Any Eye for an Eye for an Arm and a Leg: Applied Dysfunctional Measurement

Gary Perlman

Department of Psychology University of California, San Diego

Originally published in the Journal of Irreproducible Results, Vol. 27, No. 4, pp. 29-30, 1991. Reprinted in The Best of the Journal of Irreproducible Results, George H. Scherr (ed.) New York: Workman Publishing, 1983. ISBN 0-89480-595-9. Available in many technical bookstores in the humor section and maybe at or in a library near you.


An arm and a leg are not worth two eyes, they are worth less.


Have you ever noticed how life insurance companies decide the relative worth of parts of our bodies? I just read a policy from Montgomery Ward (they will ,sell anything) that offered $6,000 "for loss of one hand, one foot, or the sight of one eye," and $12,000 "for death or loss of both hands, feet, the sight of both eyes, or any combination of these"

Ward seems to have assumed that hands, feet, and eyes are of equal worth, and that two of the same parts are worth exactly twice one. To me, a hand is worth a lot more than a foot, and the loss of two eyes is much worse than twice the loss of one; in the former case, the injured party can not see. Not only that, in terms of payoffs, losing your eyes is as good as being dead, with which I do not agree.

The present study is directed at finding the psychological worth people attribute to various parts of our bodies. The principal hypotheses were that the pain of losing two similar parts is worse than twice the pain of losing one; that some parts of our bodies are valued more than others (notably that feet are least valued), that there will be a preference for people to retain their dominant hands (while no such preference will exist for eyes or feet); and finally that death is a lot worse than the loss of two similar parts, although it may be better than being a blind quadriplegic.


The use of human subjects was deemed inappropriate by some of my colleagues, so rats were subjected to assorted treatments. Suffice it to say that the rats' ratings (especially those in the "death" condition) were ambiguous. An alternative method was devised.

Human subjects were asked to rate on a happy/sad scale how they would feel after the loss of factorially deleted parts of their bodies. To help them make these judgments, drawings corresponding to their supposed disabilities were presented along with vivid verbal descriptions. An example of an undisabled person is in Fig. 1a; while one missing an arm and a leg is depicted in Fig. 1b. A picture of the worst possible nonterminal deletion of parts is in Fig. 1c. Dead figures were represented as lying down, with x's in their eyes (regardless of whether they had lost any eyes), Fig. 1d.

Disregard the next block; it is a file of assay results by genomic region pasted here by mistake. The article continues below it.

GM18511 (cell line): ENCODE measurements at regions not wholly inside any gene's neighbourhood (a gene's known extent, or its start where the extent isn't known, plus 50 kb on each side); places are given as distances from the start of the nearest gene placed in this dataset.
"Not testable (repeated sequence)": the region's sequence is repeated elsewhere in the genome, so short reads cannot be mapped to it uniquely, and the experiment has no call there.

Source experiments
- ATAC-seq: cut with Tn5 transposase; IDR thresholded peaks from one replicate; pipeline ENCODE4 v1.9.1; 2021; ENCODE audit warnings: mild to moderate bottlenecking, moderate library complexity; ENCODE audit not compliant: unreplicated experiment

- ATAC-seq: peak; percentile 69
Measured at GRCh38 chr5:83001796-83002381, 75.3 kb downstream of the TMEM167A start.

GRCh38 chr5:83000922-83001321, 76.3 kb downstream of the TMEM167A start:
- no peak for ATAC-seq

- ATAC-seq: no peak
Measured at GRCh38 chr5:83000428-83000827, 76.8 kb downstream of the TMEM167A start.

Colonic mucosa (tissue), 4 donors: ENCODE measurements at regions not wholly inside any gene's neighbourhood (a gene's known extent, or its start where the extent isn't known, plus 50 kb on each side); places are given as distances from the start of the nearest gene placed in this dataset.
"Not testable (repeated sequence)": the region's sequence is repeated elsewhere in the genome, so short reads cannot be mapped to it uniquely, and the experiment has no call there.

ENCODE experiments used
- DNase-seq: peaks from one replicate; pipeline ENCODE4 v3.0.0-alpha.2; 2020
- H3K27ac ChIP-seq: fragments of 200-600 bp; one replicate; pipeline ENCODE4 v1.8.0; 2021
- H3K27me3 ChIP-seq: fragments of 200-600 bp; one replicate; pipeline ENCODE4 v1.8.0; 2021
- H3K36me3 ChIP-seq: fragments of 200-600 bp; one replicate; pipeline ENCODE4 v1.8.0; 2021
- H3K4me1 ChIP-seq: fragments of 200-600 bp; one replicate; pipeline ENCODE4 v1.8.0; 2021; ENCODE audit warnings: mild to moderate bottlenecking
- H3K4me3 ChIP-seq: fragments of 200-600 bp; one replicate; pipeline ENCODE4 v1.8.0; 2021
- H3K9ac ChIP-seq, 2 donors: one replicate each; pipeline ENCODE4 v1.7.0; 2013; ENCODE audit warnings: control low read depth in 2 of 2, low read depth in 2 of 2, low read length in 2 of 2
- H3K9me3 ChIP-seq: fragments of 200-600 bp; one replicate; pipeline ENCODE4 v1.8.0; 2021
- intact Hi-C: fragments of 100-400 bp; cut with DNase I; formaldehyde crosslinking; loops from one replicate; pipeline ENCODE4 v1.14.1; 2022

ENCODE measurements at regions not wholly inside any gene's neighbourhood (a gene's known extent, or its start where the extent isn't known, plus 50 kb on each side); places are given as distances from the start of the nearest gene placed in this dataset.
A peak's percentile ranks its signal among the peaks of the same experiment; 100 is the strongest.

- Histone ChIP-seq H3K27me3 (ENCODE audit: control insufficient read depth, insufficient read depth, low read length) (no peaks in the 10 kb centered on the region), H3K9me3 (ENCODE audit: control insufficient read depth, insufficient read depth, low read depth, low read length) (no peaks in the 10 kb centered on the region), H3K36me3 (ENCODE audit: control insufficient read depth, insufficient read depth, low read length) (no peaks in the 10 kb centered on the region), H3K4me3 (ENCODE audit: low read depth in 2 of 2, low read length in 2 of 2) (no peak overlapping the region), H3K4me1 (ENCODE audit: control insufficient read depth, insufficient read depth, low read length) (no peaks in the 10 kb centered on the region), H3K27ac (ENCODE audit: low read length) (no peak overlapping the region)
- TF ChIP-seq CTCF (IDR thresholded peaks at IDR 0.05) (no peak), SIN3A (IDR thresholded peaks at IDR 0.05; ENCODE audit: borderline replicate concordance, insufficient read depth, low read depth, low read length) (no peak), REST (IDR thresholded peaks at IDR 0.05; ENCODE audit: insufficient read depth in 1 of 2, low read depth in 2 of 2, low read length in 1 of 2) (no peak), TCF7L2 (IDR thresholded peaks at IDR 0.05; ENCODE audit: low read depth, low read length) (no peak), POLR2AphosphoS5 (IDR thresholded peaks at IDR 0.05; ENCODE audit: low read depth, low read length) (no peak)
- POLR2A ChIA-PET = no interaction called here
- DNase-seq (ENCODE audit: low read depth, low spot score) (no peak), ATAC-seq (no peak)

While the use of subjects' ratings of how they would feel if they sustained these injuries might not lead to the same results as in the case when they actually incur the disabilities, I ignored this.

Figure 1: Examples of Stimuli

Figure 1: Examples of Simuli (described in the text).


The data are presented in Fig. 2. Plotted are the average happiness ratings of subjects according to how many of each limb was lost. It is clear that subjects preferred to lose feet over hands, and preferred to lose hands over eyes. Virtually all subjects showed more than twice the dismay at losing two similar limbs than losing one, which is consistent with my theory. Subjects reliably preferred their dominant hands (p = .05), but there was no dominance preference for eyes or feet (p = .06). As predicted by Law 4 of my theory, people preferred multiple losses over death; the breaking point was when at least both hands and both eyes were lost. In these cases, people preferred death.

I should note that two subjects' data were discarded. Subject IA was found to be an insurance agent, who conformed exactly to the insurance companies' guidelines, making his data unacceptable. The other subject, SM, did not seem to understand the rating scale and gave happiness ratings positively correlated with the number of missing limbs. Additionally, SM rated that he preferred to be dead than have no missing parts, and his most preferred state was as depicted in Fig. 1c. Other subjects had no difficulties using the rating scale.

Figure 2: Mirth as a Function of Dysfunctionality

Figure 2: Results showing stick figures (representing conditions) arranged on a graph plotting Mean Mirth as a function of Dysfunctionality. There is a break in the Y axis (labeled with a happy and sad face) indicating that all ratings were at or below neutral.


The practical implications of this study and my theory are enormous. Insurance companies no longer need guess the amount of retribution to a permanently disabled party. Using the regression equation below they can figure the exact amount of misery of living victims and pay accordingly. Quadriplegics no longer need feel cheated because they were paid only once; they will get their fair share. In the equation, e is the number of eyes lost, h is the number of hands lost, and f is the number of feet lost.
payoff = $10,000 e + $8,000 h + $6,000 f
A correction factor can be applied to account for the greater subjective value of dominant hands. If a dominant hand is lost, then the corrected number of hands lost is 1.25, and if the non-dominant hand is lost, the corrected number of hands lost is 0.75.

Footnote (Handnote?)

I owe nothing to anyone concerning this research. I did it all myself. Maureen Graham of the St. Andrew's University did not inspire me at all, not a bit. Anyway, she has left the country.